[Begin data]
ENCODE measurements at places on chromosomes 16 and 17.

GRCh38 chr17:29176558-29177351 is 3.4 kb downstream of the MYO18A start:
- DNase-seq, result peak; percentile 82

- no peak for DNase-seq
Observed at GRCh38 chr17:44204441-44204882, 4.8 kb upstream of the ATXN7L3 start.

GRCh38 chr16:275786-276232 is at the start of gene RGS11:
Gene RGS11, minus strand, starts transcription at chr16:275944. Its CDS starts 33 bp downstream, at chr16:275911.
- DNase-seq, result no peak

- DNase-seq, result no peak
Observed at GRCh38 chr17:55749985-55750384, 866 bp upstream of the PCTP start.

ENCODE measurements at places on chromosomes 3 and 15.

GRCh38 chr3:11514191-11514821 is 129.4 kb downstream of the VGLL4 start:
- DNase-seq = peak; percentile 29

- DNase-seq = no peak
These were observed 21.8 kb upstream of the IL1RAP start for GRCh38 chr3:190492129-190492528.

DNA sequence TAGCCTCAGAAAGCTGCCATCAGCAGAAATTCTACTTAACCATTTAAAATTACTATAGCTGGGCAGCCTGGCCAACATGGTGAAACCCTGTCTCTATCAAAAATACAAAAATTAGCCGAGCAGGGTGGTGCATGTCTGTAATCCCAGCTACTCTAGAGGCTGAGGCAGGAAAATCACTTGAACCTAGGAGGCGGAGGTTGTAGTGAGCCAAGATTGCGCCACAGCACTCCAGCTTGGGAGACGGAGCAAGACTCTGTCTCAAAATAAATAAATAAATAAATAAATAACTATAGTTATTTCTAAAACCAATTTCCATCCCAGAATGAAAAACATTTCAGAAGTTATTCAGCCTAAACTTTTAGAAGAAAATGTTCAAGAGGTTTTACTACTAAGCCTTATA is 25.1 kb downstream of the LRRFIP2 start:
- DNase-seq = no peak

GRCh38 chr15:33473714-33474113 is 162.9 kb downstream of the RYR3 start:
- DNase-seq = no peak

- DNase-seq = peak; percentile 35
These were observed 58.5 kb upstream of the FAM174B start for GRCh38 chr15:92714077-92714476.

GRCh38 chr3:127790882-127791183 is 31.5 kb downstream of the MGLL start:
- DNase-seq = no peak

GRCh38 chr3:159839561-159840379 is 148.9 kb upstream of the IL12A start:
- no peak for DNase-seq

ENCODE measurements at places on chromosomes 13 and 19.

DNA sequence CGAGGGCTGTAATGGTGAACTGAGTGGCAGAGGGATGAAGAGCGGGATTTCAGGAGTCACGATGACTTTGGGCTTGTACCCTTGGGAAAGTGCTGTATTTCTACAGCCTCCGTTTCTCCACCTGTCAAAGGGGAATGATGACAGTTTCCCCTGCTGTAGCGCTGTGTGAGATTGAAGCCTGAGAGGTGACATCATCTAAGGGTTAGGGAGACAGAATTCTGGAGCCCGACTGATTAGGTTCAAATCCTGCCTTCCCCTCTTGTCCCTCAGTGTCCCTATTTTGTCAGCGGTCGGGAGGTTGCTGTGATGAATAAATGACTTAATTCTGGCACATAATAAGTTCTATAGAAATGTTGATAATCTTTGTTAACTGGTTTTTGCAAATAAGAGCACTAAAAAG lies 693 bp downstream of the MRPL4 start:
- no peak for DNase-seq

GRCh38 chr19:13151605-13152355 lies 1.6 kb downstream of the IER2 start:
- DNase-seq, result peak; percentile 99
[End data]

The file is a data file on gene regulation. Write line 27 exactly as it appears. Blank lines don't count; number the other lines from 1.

DNA sequence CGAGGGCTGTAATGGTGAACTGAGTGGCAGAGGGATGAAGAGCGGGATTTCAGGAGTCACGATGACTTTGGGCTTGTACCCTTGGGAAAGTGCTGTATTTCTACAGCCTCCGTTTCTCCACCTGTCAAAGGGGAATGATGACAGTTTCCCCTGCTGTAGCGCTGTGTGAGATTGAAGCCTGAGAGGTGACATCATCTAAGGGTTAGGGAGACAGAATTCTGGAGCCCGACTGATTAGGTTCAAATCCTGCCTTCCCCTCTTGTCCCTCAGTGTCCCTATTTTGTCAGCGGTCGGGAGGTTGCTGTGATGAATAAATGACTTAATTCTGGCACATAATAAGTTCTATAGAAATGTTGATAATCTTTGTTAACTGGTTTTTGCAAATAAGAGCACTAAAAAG lies 693 bp downstream of the MRPL4 start: